I cannot tell you the disaster that is waiting for us in the retirement home industry in Ontario. I thought it was bad before, but that is nothing compared to what this piece of legislation will do. This is why we are bringing forward amendments. This is why we need the time to explain those amendments to the people in government: so that they wake up to the reality of what they’re about to do.
They are about to set a parallel fee-for-service—if you have the money to pay, there is no cap on the amount of care you can buy in a retirement home. If they have the money to pay, they can purchase unregulated, uncensored, unlegislated care for a fee. We all know where that will lead.
When we went through the Long-Term Care Act, all of the impetus, the energy, the effort that was poured into that act was specifically to recognize that those people are fragile; they’re frail; they deserve our protection. Now, we will have the exact same level-of-care recipient in a for-profit retirement home that can offer any level of care they want with no regulation whatsoever. If you’re willing to pay, they will provide it, no questions asked.
With this piece of legislation, I can foresee many long-term-care homes that would say they are burdened by the quality legislation that we have put on long-term-care homes switch their licence: “To heck with being a long-term-care home. I can do the exact same thing to the exact same resident in the exact same premises and not have to account for my actions and care to anybody but my shareholders”—whose primary motive is going to be money, not quality of care. This is one of the things that will happen.
The second thing that will happen is what is already happening here: People who depend on the retirement home operator for their care will be taken advantage of in every way you can fathom. They will be taken advantage of monetarily, physically, emotionally—you name it. The Liberal government has set up the perfect storm.
When the government brings a piece of legislation in health care that is good, I have no problem supporting it. I have done it in the past. When they do good things, I’m on record, I support what they do, I vote for it, and I speak openly of it. Sometimes my caucus doesn’t like it, because I give kudos to the Liberals, but when they do a good job I have no problem saying that they’re doing a good job. But when they bring forward a terrible piece of legislation, it is my duty to speak out against it.
Not only are they bringing forward a horrible and terrible piece of legislation that will put thousands of vulnerable seniors at risk in Ontario, they are pushing it through with the privilege of a majority to have 20 minutes for third reading. To me, this is an affront to democracy—to not even allow us to present the amendments we want because it will be time-allocated.
Just so that people understand, what this motion is for—the NDP caucus has brought forward many, many amendments to Bill 21 because we think that it is a terrible bill. What the Liberals are doing right now is saying, “You’ve talked enough. We don’t want to hear from you anymore. Just present your amendments. We will take it for granted that we will turn them all down, no matter what’s in them. You won’t have a chance to present them. You won’t have a chance to read them for the record. You won’t have a chance to defend them or bring your arguments as to why you want them. We will vote them down.” How could that be? Ontario has a democracy, don’t we? How can it be that they do things like this?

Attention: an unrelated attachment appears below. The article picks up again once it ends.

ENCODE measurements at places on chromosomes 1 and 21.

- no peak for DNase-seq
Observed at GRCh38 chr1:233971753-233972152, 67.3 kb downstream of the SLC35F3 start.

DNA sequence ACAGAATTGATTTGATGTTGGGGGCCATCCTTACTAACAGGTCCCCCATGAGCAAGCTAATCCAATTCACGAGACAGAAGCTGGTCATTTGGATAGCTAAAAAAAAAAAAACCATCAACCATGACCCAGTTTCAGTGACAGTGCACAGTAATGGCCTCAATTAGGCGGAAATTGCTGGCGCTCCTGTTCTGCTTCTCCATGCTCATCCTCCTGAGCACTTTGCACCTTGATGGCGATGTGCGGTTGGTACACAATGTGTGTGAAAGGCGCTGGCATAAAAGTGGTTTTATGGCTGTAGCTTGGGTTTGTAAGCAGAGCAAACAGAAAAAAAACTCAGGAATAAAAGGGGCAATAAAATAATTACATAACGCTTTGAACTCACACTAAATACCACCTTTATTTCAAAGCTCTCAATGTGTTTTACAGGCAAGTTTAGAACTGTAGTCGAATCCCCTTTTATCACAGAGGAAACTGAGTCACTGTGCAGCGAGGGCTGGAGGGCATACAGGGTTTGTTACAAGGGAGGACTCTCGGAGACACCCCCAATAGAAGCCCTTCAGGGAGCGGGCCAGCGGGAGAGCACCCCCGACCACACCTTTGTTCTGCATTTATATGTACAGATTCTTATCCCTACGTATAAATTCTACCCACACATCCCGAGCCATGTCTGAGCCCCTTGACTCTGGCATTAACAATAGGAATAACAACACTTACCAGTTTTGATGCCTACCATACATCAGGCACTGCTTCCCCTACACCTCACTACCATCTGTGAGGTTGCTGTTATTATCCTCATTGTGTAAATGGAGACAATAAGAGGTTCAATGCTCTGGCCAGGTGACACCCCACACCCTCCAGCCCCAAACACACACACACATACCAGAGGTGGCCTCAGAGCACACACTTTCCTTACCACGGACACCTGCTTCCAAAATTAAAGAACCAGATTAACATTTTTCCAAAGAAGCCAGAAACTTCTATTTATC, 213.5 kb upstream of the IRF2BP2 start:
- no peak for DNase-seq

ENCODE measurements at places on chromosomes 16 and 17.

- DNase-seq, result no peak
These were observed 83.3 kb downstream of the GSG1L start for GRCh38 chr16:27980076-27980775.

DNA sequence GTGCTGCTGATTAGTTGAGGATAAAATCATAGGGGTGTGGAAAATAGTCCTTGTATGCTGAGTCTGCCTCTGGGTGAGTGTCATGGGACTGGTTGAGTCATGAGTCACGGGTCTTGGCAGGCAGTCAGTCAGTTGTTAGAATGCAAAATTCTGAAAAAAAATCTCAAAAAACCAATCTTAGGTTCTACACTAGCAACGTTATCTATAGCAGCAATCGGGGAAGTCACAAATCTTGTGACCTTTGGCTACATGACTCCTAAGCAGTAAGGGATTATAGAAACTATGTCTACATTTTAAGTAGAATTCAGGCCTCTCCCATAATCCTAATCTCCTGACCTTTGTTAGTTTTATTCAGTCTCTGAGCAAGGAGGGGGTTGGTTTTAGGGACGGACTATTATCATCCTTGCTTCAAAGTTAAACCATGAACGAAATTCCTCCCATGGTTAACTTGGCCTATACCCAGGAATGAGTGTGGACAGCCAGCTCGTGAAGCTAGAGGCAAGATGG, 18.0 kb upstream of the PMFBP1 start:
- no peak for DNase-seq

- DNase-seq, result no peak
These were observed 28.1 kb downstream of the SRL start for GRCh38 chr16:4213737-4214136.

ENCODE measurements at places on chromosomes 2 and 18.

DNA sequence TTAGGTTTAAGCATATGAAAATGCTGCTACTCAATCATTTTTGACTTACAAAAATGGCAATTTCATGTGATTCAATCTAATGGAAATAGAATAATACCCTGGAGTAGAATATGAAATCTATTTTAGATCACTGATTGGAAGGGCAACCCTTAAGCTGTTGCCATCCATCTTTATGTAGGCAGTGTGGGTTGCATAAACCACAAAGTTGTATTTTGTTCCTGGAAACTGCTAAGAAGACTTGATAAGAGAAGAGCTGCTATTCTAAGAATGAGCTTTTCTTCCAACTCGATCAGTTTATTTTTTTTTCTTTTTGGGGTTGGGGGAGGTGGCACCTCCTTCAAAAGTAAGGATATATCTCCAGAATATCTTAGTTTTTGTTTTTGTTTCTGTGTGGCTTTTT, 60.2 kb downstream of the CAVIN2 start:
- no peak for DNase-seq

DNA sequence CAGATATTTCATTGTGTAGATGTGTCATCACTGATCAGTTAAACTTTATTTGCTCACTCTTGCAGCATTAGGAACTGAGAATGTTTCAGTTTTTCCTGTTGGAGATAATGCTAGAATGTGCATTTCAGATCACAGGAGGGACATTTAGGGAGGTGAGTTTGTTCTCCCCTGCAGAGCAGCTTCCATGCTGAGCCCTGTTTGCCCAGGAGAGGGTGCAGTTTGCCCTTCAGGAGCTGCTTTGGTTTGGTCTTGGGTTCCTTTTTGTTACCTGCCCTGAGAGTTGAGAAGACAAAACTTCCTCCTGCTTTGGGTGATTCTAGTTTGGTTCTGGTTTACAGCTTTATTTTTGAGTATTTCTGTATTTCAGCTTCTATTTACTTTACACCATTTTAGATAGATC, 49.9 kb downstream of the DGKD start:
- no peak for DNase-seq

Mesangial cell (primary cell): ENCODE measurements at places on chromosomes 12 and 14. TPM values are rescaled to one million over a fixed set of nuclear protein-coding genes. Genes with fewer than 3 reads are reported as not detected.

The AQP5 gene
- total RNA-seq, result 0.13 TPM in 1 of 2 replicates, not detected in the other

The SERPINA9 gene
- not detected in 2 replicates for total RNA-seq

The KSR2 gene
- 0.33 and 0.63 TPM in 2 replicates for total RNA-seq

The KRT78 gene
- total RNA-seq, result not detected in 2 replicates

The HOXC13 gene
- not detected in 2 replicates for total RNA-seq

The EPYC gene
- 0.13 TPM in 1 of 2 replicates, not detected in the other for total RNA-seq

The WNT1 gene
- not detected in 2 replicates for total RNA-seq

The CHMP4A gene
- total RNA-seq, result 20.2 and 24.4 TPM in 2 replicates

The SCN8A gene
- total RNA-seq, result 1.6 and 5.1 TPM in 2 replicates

A lot of people within the health care system have asked for those amendments to be brought forward, and nobody will ever hear about them. Nobody will ever know them. They will never be on the record anywhere because the Liberals have decided that they will be deemed rejected. Their amendments will be deemed approved, but the amendments from the opposition, the people who are there to hold the government to account, all of our amendments will be deemed rejected, without being heard, without being on the record, without being explained, without being debated—this, in Ontario, in 2010, in a democracy. That doesn’t seem like a democracy to me.
But the motion goes even further. Not only will you not have a chance to hear those amendments—they are going to be voted down as if they had never existed—when it comes time for third reading, we will have all of 20 minutes for third reading. Twenty minutes is not a whole lot of time.
We are dealing, in the retirement home business, with a potentially very vulnerable group. I agree that not everybody who lives in a retirement home is vulnerable. There are a lot of vibrant seniors out there who can defend their rights, who can make informed choices and who don’t need our protection. For those people, things will be good, but things are already good for those people. They don’t need the law. The people who do need the law are the critical mass of vulnerable people—people who are losing their autonomy, people who are becoming frailer, people who will be the ones purchasing care from retirement homes. Those are the vulnerable people.